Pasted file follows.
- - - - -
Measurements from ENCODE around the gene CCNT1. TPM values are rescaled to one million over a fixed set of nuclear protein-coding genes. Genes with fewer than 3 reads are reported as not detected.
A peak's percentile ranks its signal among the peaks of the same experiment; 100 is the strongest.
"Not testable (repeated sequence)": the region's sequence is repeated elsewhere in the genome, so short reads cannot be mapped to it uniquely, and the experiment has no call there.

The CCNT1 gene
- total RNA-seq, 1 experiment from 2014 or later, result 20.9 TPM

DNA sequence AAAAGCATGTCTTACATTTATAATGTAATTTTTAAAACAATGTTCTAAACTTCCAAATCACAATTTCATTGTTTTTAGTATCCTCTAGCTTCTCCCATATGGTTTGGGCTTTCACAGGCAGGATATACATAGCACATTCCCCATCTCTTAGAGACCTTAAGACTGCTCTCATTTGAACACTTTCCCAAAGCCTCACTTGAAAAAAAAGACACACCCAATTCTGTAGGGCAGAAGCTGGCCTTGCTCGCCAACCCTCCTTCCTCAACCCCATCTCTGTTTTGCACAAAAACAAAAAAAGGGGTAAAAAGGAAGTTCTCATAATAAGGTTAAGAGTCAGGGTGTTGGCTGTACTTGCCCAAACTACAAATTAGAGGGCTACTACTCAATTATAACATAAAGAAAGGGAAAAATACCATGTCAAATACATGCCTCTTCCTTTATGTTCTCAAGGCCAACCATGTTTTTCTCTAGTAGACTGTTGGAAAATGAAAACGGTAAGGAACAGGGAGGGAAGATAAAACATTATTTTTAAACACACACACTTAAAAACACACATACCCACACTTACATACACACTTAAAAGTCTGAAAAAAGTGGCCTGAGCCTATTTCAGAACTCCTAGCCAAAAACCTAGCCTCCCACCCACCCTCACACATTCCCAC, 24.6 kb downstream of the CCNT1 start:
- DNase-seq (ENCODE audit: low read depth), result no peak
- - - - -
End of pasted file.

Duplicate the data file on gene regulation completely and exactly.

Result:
Measurements from ENCODE around the gene CCNT1. TPM values are rescaled to one million over a fixed set of nuclear protein-coding genes. Genes with fewer than 3 reads are reported as not detected.
A peak's percentile ranks its signal among the peaks of the same experiment; 100 is the strongest.
"Not testable (repeated sequence)": the region's sequence is repeated elsewhere in the genome, so short reads cannot be mapped to it uniquely, and the experiment has no call there.

The CCNT1 gene
- total RNA-seq, 1 experiment from 2014 or later, result 20.9 TPM

DNA sequence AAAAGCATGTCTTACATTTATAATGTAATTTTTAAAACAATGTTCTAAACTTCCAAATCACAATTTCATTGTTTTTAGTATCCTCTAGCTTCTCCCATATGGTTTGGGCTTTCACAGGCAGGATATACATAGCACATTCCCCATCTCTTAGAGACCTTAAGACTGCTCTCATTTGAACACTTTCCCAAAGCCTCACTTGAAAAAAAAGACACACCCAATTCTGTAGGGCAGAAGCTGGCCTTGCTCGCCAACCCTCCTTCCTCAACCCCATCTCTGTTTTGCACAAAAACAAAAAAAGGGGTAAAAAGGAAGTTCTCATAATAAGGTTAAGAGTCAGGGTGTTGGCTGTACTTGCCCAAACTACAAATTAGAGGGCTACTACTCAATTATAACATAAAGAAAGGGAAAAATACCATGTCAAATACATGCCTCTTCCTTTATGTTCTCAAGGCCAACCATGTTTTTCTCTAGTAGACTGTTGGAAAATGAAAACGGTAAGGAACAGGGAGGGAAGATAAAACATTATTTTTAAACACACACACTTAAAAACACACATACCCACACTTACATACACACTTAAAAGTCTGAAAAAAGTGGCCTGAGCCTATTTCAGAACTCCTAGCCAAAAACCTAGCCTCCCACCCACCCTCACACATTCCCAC, 24.6 kb downstream of the CCNT1 start:
- DNase-seq (ENCODE audit: low read depth), result no peak